The Social Security Administration (SSA) released changes to its social security benefits and supplemental security income (SSI) programs. Announced each year in October, the changes are based on cost-of-living adjustments (COLA) to ensure benefits keep pace with inflation.

Social security benefits recipients should have seen these changes reflected in their monthly payments beginning in January (December 30, 2021, for recipients of supplemental security income). The announced changes affect monthly benefit amounts and taxable earning levels for social security and Medicare taxes. Other aspects of the program, such as SSI resource limits and tax rates, remain the same.

Here’s what recipients need to know for 2022. For detailed information on how these changes affect individual benefit payments, log on to your my Social Security account and check the message center, or look for the mailed COLA notice SSA sent in December.


2022 cost-of-living adjustments to social security benefits

The SSA first implemented COLA adjustments in 1975. Adjustments are tied to increases, if any, that occurred in the Consumer Price Index for Urban Wage Earners and Clerical Workers (CPI-W) between the third quarter of the prior year through the third quarter of the current year; in this case, changes in the CPI-W between October 2020 and September 2021.

The 2022 COLA is 5.9%, more than 4.5 times higher than the 1.3% COLA increase for 2021. With this increase, the SSA estimates that the average benefit paid to all retired beneficiaries for 2022 will be $1,675, or $2,753 to an aged couple (where both spouses receive benefits). The average monthly benefit for disabled workers increases to $1,358. Again, your my Social Security account or the SSA’s December COLA notice will have information on how the adjustments will affect individual payments.

The maximum earnings for social security taxes will also increase this year, from $142,800 in 2021 up to $147,000 in 2022.

The combined social security and Medicare tax rate remains unchanged at 7.65% for employees, or 15.3% for self-employed individuals.


Supplemental security income (SSI) increases for 2022

Monthly benefits for supplemental security income recipients will increase to $841 for individuals, or $1,261 for married couples, an increase of $47 and $70, respectively, over 2021 benefit amounts.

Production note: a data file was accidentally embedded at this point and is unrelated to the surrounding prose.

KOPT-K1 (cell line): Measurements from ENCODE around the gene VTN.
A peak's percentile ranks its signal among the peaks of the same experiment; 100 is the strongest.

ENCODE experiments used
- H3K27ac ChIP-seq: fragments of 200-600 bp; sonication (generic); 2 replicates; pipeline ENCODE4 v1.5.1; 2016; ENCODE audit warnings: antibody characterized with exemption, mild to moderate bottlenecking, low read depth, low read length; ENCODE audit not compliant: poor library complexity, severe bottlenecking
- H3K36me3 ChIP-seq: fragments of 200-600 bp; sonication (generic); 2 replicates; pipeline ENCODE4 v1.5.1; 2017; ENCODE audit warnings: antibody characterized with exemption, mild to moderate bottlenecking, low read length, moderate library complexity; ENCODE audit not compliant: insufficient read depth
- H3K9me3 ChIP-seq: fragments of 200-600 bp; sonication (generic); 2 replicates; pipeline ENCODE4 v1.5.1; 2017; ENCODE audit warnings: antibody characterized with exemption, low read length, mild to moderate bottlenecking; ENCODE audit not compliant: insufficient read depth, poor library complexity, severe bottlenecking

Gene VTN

Resource limits for supplemental security income recipients will remain the same, at $2,000 for individuals and $3,000 for couples. Resources generally include cash, money held in bank accounts and stocks, the value of land and life insurance policies, vehicles, and any other tangible or intangible asset that could be converted to cash and used to pay for food or shelter.

There are, however, exceptions to what the SSA considers a resource. For example, the SSA excludes the value of one personal vehicle as well as your home’s value.

Visit the SSA website for more information on countable and non-countable resources.


Social security disability insurance (SSDI) increases for 2022

 Several changes have also been made to the social security disability insurance (SSDI) program for 2022. Social Security Disability Insurance benefits are based on the recipient’s average lifetime earnings, so the information below is the SSA’s estimates of average benefit awards. Check your my Social Security account online or the SSA’s mailed COLA notice for specifics on individual benefits payment.

In 2022, the SSA estimates that the average SSDI payment will be $1,358; that amount increases to $2,383 for married disabled workers who have at least one child.


Also increasing for 2022 are limits on substantial gainful activity (SGA). Substantial gainful activity is the maximum amount SSDI recipients can earn while remaining eligible for benefits. In 2022, SSDI recipients can earn up to $1,350 per month (up to $2,260 if the recipient is blind) and still receive SSDI benefits. This is a $40 increase ($70 for recipients who are blind) from 2021 limits.

Social security disability insurance recipients participating in a Trial Work Period (TWP), which lets beneficiaries “trial” working for a short period to determine if they can return full-time, can now earn up to $970 a month – a $30 increase over 2021 limits – and remain eligible for SSDI benefits.

Visit the SSA Fact Sheet for more information on changes to the social security benefits program for 2022.

Fortunately expert organizations such as the Good Law Group are highly skilled and experienced in not only using Social Security laws when fighting your case, but also in taking account of rulings to help you exercise your rights whenever and wherever you have a problem. Call the Good Law Group for a complimentary case evaluation (847) 577-4476.